No need to hedge our bets on the narrow country lanes of the Lake District
Matt Burt
21 November 2016

My reasons for choosing our Kia Sportage for a recent holiday in the Lake District speak volumes of the car’s merits.

The week of mountain walking with my parents is now an annual event; previously we’ve used a Toyota Auris Hybrid, Subaru XV, Nissan Qashqai and Skoda Octavia. I need a car that’s comfortable and frugal enough for the motorway trek from the south, sufficiently roomy to swallow three people and luggage and robust enough that we don’t feel too guilty about chucking our walking gear into the boot after scaling a Wainwright or two. The high-riding Kia offered an added advantage, because while driving I could peek over the dry-stone walls that line many Lakeland lanes.

It can be hard to prepare for an area where glorious sunshine can give way to lashing rain over the course of an hour, so we needed to pack plenty of gear. Consequently, a vehicle with a 60/40 split rear seat and a good-sized boot was necessary.

So the Sportage was almost perfect, bar some minor quibbles. Steve Cropley recently remarked on the driver’s seat’s “less than perfect cushion and low backrest shape”. After completing the 311-mile return trip from Keswick to Basingstoke in one stint, I agree: the backrest left me struggling to get comfortable.

Another issue relates to the satnav. I know the route by heart but put it into the sat-nav to gauge our remaining distance. I didn’t need the voice instructions, so I turned them off, but when starting the car after a pitstop at Knutsford Services, the female voice sprang back into life. Why can the sat-nav remember my route while the ignition is off but not my voice guidance preference?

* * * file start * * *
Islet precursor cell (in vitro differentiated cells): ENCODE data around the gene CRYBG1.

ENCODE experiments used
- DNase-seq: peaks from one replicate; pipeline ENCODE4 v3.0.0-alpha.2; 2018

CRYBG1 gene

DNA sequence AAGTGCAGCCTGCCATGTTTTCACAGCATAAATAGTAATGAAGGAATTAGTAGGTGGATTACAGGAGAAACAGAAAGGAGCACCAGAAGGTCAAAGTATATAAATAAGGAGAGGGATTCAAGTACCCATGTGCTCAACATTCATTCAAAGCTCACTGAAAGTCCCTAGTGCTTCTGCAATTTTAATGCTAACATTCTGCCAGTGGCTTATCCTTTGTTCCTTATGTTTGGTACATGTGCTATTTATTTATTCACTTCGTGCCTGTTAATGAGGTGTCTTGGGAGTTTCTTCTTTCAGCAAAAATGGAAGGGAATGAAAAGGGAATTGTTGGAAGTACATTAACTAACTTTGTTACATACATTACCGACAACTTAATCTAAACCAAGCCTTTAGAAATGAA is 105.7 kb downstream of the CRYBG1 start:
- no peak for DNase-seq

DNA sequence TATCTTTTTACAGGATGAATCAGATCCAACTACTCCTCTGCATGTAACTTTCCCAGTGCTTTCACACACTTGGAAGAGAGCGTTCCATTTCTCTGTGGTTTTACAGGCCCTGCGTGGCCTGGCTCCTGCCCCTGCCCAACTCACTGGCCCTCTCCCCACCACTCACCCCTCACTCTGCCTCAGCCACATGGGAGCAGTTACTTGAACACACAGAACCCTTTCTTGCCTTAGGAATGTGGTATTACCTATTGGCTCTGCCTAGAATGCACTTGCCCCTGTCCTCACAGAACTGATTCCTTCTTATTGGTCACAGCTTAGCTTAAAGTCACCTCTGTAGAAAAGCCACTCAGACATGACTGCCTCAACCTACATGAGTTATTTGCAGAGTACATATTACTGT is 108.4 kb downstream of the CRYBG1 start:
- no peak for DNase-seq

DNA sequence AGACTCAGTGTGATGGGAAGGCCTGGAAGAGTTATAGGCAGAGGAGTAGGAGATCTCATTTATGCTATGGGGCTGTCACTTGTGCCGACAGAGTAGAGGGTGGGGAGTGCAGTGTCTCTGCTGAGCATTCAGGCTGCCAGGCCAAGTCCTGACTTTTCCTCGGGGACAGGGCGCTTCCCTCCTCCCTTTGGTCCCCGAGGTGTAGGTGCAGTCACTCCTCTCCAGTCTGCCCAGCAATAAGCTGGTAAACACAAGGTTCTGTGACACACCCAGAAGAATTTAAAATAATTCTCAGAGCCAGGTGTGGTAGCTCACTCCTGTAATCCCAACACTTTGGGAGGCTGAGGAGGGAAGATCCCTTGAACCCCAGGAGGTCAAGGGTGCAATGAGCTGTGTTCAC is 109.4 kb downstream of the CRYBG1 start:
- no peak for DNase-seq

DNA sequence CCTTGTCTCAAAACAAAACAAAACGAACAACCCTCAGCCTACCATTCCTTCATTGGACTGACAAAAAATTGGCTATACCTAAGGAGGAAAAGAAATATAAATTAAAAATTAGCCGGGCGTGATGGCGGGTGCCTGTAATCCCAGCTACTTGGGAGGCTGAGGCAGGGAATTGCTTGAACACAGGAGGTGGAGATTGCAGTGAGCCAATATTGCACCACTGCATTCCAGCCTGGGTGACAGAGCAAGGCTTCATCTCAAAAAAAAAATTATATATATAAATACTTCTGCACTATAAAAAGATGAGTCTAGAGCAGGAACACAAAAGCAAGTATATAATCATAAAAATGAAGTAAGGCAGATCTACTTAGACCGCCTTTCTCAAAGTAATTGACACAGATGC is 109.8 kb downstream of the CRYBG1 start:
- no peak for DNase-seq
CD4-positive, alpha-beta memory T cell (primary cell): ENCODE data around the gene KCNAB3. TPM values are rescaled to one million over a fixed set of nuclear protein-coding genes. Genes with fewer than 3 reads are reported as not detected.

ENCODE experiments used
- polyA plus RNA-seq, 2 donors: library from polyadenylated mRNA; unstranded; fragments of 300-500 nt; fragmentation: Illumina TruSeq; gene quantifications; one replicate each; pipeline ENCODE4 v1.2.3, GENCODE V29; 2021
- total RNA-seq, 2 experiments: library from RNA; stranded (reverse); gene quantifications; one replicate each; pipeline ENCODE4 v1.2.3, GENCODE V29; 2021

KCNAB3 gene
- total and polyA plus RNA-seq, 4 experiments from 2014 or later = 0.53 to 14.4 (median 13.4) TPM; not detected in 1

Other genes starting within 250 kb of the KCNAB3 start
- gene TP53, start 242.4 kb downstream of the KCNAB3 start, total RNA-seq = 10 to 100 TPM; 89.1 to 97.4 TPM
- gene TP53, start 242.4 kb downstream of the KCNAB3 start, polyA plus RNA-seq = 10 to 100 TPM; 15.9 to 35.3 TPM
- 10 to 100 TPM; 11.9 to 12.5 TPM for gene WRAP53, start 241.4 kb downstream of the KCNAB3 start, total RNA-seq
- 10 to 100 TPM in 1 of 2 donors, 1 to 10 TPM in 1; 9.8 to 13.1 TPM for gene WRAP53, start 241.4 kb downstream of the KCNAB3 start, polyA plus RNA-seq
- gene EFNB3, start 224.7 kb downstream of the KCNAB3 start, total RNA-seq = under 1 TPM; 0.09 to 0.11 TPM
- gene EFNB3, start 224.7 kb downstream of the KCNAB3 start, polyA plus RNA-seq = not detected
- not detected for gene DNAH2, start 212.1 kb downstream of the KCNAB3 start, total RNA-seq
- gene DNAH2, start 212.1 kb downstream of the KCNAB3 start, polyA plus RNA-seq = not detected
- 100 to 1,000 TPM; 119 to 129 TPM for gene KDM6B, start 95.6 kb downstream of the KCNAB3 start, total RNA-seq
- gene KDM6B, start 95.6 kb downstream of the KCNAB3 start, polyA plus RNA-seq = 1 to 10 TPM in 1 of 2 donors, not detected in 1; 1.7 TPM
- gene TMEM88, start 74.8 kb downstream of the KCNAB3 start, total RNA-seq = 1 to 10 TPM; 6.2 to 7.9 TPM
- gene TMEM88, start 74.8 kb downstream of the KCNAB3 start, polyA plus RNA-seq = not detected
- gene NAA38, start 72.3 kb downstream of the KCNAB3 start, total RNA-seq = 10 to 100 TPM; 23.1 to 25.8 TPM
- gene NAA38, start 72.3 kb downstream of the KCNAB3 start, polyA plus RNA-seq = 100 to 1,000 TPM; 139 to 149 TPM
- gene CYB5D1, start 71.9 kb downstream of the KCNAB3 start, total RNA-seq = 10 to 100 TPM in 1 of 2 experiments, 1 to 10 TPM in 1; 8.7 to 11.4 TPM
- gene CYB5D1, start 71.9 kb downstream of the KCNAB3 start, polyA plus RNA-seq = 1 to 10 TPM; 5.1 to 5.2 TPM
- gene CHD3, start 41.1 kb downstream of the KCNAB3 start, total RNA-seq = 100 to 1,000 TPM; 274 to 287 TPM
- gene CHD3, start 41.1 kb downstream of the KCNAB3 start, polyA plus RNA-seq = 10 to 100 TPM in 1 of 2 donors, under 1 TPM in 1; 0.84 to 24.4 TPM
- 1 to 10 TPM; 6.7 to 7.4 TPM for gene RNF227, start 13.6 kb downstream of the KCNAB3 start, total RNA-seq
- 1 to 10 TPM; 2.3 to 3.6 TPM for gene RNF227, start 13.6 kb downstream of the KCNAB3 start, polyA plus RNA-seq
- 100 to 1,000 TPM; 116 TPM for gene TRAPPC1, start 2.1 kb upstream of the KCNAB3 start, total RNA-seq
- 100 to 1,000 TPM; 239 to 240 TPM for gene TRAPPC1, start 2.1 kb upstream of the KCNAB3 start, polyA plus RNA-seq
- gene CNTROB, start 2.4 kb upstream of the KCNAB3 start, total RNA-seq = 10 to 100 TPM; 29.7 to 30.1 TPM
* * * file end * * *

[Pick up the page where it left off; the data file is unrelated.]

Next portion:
Solving this, I admit, might be a case of RTFM (reading the flippin’ manual), so if any owners have found a solution, I’d love to hear about it.


Price £27,000 Price as tested £27,000 Economy 39.7mpg Faults None Expenses None Last seen 28.9.16

Read our previous reports:

A practical design can go a long way

First report

Our Verdict

Fourth-generation Kia Sportage

Updated crossover aims to take its popular appeal upmarket

Join the debate


21 November 2016
My Hyundai (which will use the same system) does excactly the same thing. There is no option to turn the audible directions off permanently sadly. My wife's Mercedes has exactly the same problem with the Garmin based system fitted to her car.

21 November 2016
Both my petrol cars better this by some way and one is considerabily faster.

typos1 - Just can’t respect opinion

Add your comment

Log in or register to post comments

Find an Autocar car review

Driven this week

  • Dallara Stradale
    The Stradale is the first road-legel car from Italian motorsport constructor Dallara
    First Drive
    16 March 2018
    The motorsport constructor's first road car is inspired by Lotus minimalism. Does it thrill on road and track?
  • Hyundai i30 N
    Standard spec is good so paint colour is our car’s only option
    First Drive
    16 March 2018
    What’s Hyundai’s first hot hatch and N-brand debutant really like? Let’s find out
  • Porsche Boxster GTS
    This is the new GTS version of the Porsche Boxster
    First Drive
    15 March 2018
    The 718-generation Boxster is our favourite roadster of the moment – so is this new GTS variant worth the extra outlay?
  • BMW 5 Series
    First Drive
    15 March 2018
    The BMW 5 Series is top of the mid-exec pack, but is there still room for a diesel saloon in everyday family life?
  • Audi A7 front
    First Drive
    14 March 2018
    The new Audi A7 Sportback looks the part, but how does the new Mercedes-Benz CLS rival cope on UK roads? We find out